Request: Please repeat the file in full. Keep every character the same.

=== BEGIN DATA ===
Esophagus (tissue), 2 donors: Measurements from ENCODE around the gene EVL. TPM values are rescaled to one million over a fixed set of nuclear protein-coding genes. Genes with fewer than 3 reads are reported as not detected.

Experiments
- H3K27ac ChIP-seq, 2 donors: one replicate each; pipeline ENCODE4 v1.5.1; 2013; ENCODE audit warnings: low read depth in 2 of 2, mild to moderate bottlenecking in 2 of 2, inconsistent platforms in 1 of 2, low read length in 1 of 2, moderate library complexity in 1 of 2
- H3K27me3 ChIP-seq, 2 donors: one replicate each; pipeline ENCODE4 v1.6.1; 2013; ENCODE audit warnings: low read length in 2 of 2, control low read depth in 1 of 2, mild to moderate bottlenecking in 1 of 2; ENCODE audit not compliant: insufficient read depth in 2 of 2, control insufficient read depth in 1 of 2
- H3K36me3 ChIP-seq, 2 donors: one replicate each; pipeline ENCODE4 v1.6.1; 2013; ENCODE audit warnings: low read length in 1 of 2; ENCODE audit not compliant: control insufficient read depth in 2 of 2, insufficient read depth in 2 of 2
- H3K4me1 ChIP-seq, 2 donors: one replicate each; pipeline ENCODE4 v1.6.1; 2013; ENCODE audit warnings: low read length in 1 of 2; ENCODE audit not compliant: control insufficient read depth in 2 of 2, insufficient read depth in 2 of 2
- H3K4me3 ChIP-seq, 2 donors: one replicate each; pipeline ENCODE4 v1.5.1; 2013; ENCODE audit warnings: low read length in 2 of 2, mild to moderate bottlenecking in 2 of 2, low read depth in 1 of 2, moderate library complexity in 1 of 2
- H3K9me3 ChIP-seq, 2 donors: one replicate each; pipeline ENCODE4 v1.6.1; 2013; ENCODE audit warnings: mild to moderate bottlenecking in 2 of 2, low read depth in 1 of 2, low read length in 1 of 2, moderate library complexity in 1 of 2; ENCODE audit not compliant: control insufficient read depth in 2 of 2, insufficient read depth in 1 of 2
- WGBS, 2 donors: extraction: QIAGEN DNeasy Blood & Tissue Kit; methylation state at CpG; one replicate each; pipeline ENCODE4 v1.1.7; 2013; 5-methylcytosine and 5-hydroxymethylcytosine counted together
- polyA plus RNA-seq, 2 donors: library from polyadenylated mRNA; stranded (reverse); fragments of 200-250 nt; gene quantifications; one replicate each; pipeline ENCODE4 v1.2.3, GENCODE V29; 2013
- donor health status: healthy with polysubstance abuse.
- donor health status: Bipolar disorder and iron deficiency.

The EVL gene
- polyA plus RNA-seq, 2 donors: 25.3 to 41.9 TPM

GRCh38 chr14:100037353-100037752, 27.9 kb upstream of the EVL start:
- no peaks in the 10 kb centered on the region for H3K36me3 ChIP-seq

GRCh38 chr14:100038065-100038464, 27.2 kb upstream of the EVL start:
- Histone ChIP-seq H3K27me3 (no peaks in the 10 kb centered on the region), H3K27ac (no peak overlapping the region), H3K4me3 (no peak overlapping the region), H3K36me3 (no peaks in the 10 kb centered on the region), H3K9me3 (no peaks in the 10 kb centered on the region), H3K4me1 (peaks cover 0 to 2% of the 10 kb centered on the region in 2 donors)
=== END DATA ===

Esophagus (tissue), 2 donors: Measurements from ENCODE around the gene EVL. TPM values are rescaled to one million over a fixed set of nuclear protein-coding genes. Genes with fewer than 3 reads are reported as not detected.

Experiments
- H3K27ac ChIP-seq, 2 donors: one replicate each; pipeline ENCODE4 v1.5.1; 2013; ENCODE audit warnings: low read depth in 2 of 2, mild to moderate bottlenecking in 2 of 2, inconsistent platforms in 1 of 2, low read length in 1 of 2, moderate library complexity in 1 of 2
- H3K27me3 ChIP-seq, 2 donors: one replicate each; pipeline ENCODE4 v1.6.1; 2013; ENCODE audit warnings: low read length in 2 of 2, control low read depth in 1 of 2, mild to moderate bottlenecking in 1 of 2; ENCODE audit not compliant: insufficient read depth in 2 of 2, control insufficient read depth in 1 of 2
- H3K36me3 ChIP-seq, 2 donors: one replicate each; pipeline ENCODE4 v1.6.1; 2013; ENCODE audit warnings: low read length in 1 of 2; ENCODE audit not compliant: control insufficient read depth in 2 of 2, insufficient read depth in 2 of 2
- H3K4me1 ChIP-seq, 2 donors: one replicate each; pipeline ENCODE4 v1.6.1; 2013; ENCODE audit warnings: low read length in 1 of 2; ENCODE audit not compliant: control insufficient read depth in 2 of 2, insufficient read depth in 2 of 2
- H3K4me3 ChIP-seq, 2 donors: one replicate each; pipeline ENCODE4 v1.5.1; 2013; ENCODE audit warnings: low read length in 2 of 2, mild to moderate bottlenecking in 2 of 2, low read depth in 1 of 2, moderate library complexity in 1 of 2
- H3K9me3 ChIP-seq, 2 donors: one replicate each; pipeline ENCODE4 v1.6.1; 2013; ENCODE audit warnings: mild to moderate bottlenecking in 2 of 2, low read depth in 1 of 2, low read length in 1 of 2, moderate library complexity in 1 of 2; ENCODE audit not compliant: control insufficient read depth in 2 of 2, insufficient read depth in 1 of 2
- WGBS, 2 donors: extraction: QIAGEN DNeasy Blood & Tissue Kit; methylation state at CpG; one replicate each; pipeline ENCODE4 v1.1.7; 2013; 5-methylcytosine and 5-hydroxymethylcytosine counted together
- polyA plus RNA-seq, 2 donors: library from polyadenylated mRNA; stranded (reverse); fragments of 200-250 nt; gene quantifications; one replicate each; pipeline ENCODE4 v1.2.3, GENCODE V29; 2013
- donor health status: healthy with polysubstance abuse.
- donor health status: Bipolar disorder and iron deficiency.

The EVL gene
- polyA plus RNA-seq, 2 donors: 25.3 to 41.9 TPM

GRCh38 chr14:100037353-100037752, 27.9 kb upstream of the EVL start:
- no peaks in the 10 kb centered on the region for H3K36me3 ChIP-seq

GRCh38 chr14:100038065-100038464, 27.2 kb upstream of the EVL start:
- Histone ChIP-seq H3K27me3 (no peaks in the 10 kb centered on the region), H3K27ac (no peak overlapping the region), H3K4me3 (no peak overlapping the region), H3K36me3 (no peaks in the 10 kb centered on the region), H3K9me3 (no peaks in the 10 kb centered on the region), H3K4me1 (peaks cover 0 to 2% of the 10 kb centered on the region in 2 donors)